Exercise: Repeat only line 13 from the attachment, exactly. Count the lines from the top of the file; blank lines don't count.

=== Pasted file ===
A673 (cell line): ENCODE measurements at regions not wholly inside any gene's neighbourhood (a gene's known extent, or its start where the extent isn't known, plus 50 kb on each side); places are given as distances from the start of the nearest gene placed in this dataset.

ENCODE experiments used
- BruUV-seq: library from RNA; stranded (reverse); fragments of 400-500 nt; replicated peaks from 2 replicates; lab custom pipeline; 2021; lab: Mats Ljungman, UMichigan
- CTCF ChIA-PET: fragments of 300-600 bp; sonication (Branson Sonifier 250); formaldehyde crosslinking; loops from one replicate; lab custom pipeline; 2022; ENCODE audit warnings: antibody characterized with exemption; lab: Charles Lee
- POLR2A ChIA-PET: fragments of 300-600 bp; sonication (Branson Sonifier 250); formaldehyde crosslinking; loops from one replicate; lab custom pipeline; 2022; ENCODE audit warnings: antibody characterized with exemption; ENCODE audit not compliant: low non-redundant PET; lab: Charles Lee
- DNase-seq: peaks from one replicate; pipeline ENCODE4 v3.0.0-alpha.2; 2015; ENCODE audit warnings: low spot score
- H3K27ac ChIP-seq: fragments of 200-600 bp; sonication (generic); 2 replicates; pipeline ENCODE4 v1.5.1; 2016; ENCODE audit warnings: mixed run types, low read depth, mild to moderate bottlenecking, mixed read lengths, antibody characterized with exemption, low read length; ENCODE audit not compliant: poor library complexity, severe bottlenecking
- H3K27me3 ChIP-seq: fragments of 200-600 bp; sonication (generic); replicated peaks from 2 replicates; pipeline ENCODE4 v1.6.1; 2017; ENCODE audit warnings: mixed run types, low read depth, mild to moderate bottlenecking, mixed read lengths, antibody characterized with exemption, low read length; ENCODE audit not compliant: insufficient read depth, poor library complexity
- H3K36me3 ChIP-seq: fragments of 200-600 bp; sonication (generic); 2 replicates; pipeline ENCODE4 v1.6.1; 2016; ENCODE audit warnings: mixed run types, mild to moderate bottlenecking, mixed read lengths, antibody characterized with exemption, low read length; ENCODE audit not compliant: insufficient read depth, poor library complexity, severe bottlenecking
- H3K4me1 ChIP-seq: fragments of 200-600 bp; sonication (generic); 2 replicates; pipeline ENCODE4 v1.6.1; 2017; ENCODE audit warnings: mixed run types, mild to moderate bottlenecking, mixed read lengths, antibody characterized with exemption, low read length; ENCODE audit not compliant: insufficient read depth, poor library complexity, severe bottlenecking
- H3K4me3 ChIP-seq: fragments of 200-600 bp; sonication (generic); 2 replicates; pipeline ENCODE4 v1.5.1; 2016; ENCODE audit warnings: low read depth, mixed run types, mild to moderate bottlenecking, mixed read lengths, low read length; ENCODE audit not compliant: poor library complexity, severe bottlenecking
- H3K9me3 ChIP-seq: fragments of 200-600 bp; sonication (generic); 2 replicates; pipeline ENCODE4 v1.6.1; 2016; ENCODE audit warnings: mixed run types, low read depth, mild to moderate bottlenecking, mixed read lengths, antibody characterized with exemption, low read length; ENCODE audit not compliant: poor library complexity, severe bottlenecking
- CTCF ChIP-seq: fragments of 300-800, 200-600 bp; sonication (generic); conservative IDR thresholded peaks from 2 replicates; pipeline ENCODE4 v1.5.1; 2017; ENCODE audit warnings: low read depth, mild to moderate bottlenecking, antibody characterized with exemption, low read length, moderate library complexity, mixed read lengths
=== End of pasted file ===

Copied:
- CTCF ChIP-seq: fragments of 300-800, 200-600 bp; sonication (generic); conservative IDR thresholded peaks from 2 replicates; pipeline ENCODE4 v1.5.1; 2017; ENCODE audit warnings: low read depth, mild to moderate bottlenecking, antibody characterized with exemption, low read length, moderate library complexity, mixed read lengths